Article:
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How to Maintain Your Kids’ Cultural Ties as Third-Generation Americans

My husband is a Gujarati of Indian descent born and raised in Africa. Like me, he grew up in a household where his family’s cultural traditions, food, clothing and language were a source of pride and engrained in his childhood years.

Like many Americans, our children are mutts. And because they are third-generation Americans, my kids haven’t had the type of exposure to ethnic traditions that my husband and I did. English is our default language and I worry that we don’t do enough in the way of cultural traditions. I’m concerned that my kids will grow up without a true understanding of their roots.

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If you’re troubled at the thought of your kids losing their cultural identity in the face of all-things American, here are some tips to help re-establish your ethnic roots.

1. Tap into your parents’ expertise.

If you are lucky enough to live in the same place as your parents (or if you visit them regularly), ask them to speak to your kids in the native language, especially if you don’t speak it well yourself. Grandparents can also help your little ones get excited about food, clothing, culture and traditions from the homeland.

2. Use your local library.

Libraries can be a great resource on information about different countries’ customs and traditions. In addition to books, many local libraries have documentaries on foreign cultures and religions and offer patrons opportunities to learn languages online for free.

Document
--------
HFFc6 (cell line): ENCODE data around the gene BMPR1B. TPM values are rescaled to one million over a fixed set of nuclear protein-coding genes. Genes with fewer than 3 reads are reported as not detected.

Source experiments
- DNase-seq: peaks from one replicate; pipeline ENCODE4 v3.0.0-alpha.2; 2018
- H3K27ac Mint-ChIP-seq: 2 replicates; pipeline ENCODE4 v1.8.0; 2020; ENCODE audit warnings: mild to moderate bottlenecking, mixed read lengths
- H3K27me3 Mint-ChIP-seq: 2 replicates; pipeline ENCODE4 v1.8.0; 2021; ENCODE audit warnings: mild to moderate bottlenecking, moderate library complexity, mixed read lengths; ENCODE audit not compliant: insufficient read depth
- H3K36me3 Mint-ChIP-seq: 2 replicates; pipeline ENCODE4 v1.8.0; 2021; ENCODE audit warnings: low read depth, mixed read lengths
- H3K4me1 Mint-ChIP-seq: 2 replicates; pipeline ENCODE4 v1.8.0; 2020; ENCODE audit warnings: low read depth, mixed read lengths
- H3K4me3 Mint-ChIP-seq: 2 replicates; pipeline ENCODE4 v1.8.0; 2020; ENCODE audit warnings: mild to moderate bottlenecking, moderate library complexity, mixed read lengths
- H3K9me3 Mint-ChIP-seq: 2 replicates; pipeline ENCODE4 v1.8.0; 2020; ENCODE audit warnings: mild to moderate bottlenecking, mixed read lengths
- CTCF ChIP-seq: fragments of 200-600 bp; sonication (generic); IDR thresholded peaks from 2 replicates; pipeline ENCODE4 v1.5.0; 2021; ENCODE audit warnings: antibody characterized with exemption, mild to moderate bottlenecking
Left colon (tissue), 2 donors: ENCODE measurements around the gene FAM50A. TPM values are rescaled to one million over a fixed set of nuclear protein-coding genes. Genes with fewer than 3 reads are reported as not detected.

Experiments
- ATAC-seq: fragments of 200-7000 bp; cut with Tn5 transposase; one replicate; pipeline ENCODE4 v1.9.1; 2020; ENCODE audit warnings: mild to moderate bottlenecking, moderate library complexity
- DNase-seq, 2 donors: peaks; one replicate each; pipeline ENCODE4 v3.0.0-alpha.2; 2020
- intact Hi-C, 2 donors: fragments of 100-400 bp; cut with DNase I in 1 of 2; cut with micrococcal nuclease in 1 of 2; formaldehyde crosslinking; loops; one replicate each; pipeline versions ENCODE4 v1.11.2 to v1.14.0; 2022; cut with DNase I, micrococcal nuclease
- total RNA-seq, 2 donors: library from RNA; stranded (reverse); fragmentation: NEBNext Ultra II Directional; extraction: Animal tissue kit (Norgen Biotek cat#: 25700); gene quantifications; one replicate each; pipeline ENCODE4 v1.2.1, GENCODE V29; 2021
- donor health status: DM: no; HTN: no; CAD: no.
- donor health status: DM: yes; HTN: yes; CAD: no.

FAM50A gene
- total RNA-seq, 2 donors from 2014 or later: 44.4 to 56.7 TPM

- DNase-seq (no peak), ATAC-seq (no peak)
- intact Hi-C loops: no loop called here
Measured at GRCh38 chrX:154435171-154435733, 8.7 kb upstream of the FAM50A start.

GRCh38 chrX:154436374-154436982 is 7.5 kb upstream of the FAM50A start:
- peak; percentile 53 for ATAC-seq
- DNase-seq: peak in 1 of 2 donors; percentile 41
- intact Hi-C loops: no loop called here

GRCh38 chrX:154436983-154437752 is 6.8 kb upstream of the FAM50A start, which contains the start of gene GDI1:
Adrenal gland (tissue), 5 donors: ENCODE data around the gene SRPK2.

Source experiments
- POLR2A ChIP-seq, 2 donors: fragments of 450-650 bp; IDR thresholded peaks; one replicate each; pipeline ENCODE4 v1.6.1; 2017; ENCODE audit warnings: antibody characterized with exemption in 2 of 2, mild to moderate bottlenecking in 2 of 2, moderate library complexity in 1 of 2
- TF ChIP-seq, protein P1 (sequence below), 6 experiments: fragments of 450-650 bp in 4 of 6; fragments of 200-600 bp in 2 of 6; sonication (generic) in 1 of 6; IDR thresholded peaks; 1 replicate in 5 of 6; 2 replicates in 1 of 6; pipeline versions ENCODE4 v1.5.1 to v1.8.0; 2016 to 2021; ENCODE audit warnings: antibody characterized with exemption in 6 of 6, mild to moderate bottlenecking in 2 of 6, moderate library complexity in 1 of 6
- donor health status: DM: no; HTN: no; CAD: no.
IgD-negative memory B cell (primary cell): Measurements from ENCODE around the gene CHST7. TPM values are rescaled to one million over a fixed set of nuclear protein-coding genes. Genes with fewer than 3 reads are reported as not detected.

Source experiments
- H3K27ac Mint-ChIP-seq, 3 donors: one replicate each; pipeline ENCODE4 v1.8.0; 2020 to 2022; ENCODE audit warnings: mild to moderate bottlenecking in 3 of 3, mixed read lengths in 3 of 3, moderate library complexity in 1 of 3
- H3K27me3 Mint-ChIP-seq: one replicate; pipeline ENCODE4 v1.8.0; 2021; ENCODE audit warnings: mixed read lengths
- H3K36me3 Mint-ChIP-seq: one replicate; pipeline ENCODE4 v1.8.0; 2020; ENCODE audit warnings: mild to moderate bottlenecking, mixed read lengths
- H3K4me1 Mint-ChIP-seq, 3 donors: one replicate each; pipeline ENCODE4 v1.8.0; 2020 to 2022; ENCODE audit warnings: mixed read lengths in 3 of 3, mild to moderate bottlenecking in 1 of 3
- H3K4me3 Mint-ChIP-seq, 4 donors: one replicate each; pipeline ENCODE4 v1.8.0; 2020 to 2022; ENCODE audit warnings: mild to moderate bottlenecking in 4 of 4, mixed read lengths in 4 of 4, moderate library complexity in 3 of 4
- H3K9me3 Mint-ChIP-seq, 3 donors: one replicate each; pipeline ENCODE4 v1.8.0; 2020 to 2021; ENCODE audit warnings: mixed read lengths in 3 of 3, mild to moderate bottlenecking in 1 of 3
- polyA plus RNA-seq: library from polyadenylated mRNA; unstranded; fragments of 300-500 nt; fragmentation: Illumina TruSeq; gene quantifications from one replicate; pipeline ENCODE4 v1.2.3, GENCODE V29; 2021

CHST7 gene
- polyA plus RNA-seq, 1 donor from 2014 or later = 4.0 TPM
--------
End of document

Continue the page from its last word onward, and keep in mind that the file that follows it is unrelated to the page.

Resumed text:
3. Become active with existing cultural associations – or start your own.

If you live in a large city, there is likely at least one association from your homeland that you can get involved with. If you live in a smaller town with at least a few others from your ethnic background, it’s an opportunity for you to start your own society. You and your kids will make new friends and have fun by hosting cultural events, holiday celebrations and food festivals.

4. If you can afford it, travel to the land of your roots.

As a kid, I was lucky to have the opportunity to travel to Pakistan with my family every few years. If you have the financial means, plan a trip abroad with your kids, ideally when they’re old enough to remember and appreciate everything they learn.

5. Volunteer at your kids’ school.

The kids will learn something new, and from researching your presentation, you probably will too.

Most schools suffer from a lack of resources, and teachers and administrators are thrilled when parents volunteer their time and expertise. Organize a date to come into your kid’s classroom to present on your native land. The kids will learn something new, and from researching your presentation, you probably will too.

6. Learn to cook some ethnic dishes, and make them regularly.

I love to experiment in my kitchen, and while I think it’s important to expose kids to cuisine from different cultures, it’s at least as important for them to acquire a taste for our traditional dishes. If recipes haven’t been passed down from generations in your family, the Internet is a good place to start. Find some ethnic food stores, stock your kitchen with authentic spices and start cooking!

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7. Make friends with first-generation immigrants.

People naturally gravitate toward those they have the most in common with. Many of my friends are second-generation Americans with a heritage similar to mine. But getting out of your comfort zone and befriending people who are new or recent immigrants can bring you and your kids a step closer to your roots, and keep you in touch with how things are changing or evolving in the homeland.

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